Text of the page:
By: Aaron Thu, 25 Dec 2008 14:19:18 +0000 Aptitude is merely a front end to apt-get. It's nothing really innovative. It does have better orphaned dependency handling, but there have been tools for handling those before aptitude came along.

By: Aaron Thu, 25 Dec 2008 14:16:55 +0000 One thing that really bothers me about Free Software extremists is the extreme. Ubuntu never has been, and probably never will be about 100% Free Software. If they were, we wouldn't have the restricted and multiverse repositories available. No, Ubuntu is about getting stuff done. It's about practicality. Canonical realizes that the world wants proprietary software. Canonical realizes that not every developer in the world is going to develop Free Software. Canonical realizes that there are great software out there that are proprietary. No, Ubuntu is about getting your job done with the best tool, not geeking it up. This is why Ubuntu has outdone every other Linux distro, including Fedora.

By the way, Firefox is Free Software.

By: Carl van Tonder Wed, 24 Dec 2008 23:23:34 +0000 Aaron, whilst I disagree completely with your points about Debian, you have done the community a massive favour in one way: the icons per-post showing browser and operating system, right down to distribution.

Notably, there is _no_ Ubuntu user using anything other than Firefox, which I think makes the generalisation that Ubuntu does not generally "get" Free software a little fairer than it would otherwise be, Not having flashy press-conference releases, closed-shop development processes and swish wiki pages for every item a project has ever created does not identify a stagnant entity by any means.

If you measure Ubuntu's input by help to other distributions, as you seem to do for every other distribution's software, the only item on the list is Upstart --- in itself not an amazing innovation and not particularly interesting. bzr failed the 'is there actually a niche for this' test, Launchpad and Rosetta - whilst wonderful for Ubuntu - don't help the rest of the Linux ecosystem at all.

Of course, Debian is not all love and hugs, and Planet Debian is only marginally more interesting to read than painful (and uniquely the only Planet that makes me want to send angry e-mails almost every time I read it). The governance structure is pretty misunderstood (as the recent voting fracas has shown) and it probably lacks well-defined goals, but I will make a controversial statement and say that it gives more to the community than Ubuntu.

By: Jon Wed, 24 Dec 2008 13:59:19 +0000 Whilst its true that a lot of the innovations that Debian Developers have been responsible for were some time ago (dpkg/apt/dependency based packaging that worked; the alternatives system; alien), there have been others more recently -- jetring springs to mind. A lot of the work that has gone on by DDs has been in areas that might not be of interest to the average x86 user: a lot of upstream kernel work on the ARM port of Linux, and the armel ABI toolchain and suchlike, which Ubuntu are now benefiting from now that you have deemed ARM interesting.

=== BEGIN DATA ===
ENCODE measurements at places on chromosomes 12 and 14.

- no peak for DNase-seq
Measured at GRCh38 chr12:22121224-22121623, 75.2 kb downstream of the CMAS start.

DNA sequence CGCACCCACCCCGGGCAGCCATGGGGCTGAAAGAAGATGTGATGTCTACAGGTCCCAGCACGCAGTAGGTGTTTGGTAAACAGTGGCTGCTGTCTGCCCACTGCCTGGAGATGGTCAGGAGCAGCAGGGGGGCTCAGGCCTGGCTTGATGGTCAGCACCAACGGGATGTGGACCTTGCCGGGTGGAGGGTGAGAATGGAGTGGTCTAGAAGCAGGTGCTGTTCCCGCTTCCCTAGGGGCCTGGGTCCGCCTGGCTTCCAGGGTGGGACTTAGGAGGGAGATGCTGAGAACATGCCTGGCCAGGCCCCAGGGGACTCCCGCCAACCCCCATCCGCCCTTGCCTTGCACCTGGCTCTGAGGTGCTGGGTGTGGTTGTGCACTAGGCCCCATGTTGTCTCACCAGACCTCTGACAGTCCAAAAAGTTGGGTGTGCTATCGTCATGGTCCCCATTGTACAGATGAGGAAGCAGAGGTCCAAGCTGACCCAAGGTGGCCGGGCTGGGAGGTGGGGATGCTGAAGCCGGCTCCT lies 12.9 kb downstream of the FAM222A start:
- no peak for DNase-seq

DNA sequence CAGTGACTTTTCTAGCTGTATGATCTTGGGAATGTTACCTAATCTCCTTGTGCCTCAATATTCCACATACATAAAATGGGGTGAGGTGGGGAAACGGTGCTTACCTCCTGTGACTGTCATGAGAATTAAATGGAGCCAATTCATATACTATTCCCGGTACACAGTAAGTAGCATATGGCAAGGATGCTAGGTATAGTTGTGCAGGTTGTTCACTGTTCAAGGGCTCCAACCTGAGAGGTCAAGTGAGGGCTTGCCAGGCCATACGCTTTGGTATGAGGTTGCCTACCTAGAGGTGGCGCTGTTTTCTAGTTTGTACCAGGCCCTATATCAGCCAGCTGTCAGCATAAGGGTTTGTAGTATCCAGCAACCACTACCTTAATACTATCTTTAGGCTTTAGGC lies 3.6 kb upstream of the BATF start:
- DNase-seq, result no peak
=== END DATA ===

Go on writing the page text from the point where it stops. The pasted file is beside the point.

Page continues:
In terms of ratio, it's probably true that most debian developers perform nothing more than packaging; Then again, there are thousands of developers, the vast majority of which fullfil a role very much like your universe/motu people (although are first-class citizens, unlike your motu people).

I've yet to meet a better installer than d-i. I've used it to install Debian on vastly different types of machines and it's been flexible enough to work in each situation. The solaris 10 installer is horrid (try typing a ? in a password input dialog); the Ubuntu python-based thing and anaconda frequently crash for me in the middle of trying to do things and don't seem to allow me to do anything remotely off-the-map. I haven't looked at the slackware installer for about 10 years (and it segfaulted then too).

By: Patrick Wed, 24 Dec 2008 10:02:20 +0000 "rpm -V does a lot more than check md5sums. Nothing exists in dpkg that compares."

Aha. And what of this is actually needed? Actually it serves little to no purpose.
Did you know that on the other side their is no mirror security for yum and co? Do you know that it would be absolutely no problem to flaw a mirror with poisoned packages in a Redhat system because yum and co does not have protections against it? At least IIRC.

"Timestamps in the RPM database make it easy for me to discover when a package was installed."

I still don't know what you need to know this for. I'm working as a full-time administrator so far and never felt the need for this. Except to reproduce which upgrade could have caused a regression. For that the dpkg and the aptitude logs serve well.

"I’m familiar with invoke-rc.d. The ’sysv-rc-conf’ script is much more mature for manipulating the runlevel scripts for Debian."

Might be, but it works for me. No problem with it.

"RPM gets this right, DPKG does not."

Statements like this (as the end of an article comparing different init systems) make the impression that you don't know what you are talking about. Obviously you confuse apples with bananas here, because the init system is neither a part of RPM nor of dpkg.

"It’s statements like “DPKG is superior to RPM” that show me the speaker is ignorant and uninformed. I am deeply familiar with DPKG and RPM, and RPM just wins out."

By just repeating your telling again and again your point does not get more authenticity. You failed to present arguments for this claim, so it still needs a proof. I canot backup this claim, because in practice rpm failed again and again and again. And if you bring examples of useless features that no one needs, then this does not impress me much and it still leaves the feeling that dpkg is doing its job well, while rpm is doing it so-la-la. Nothing superior to detect.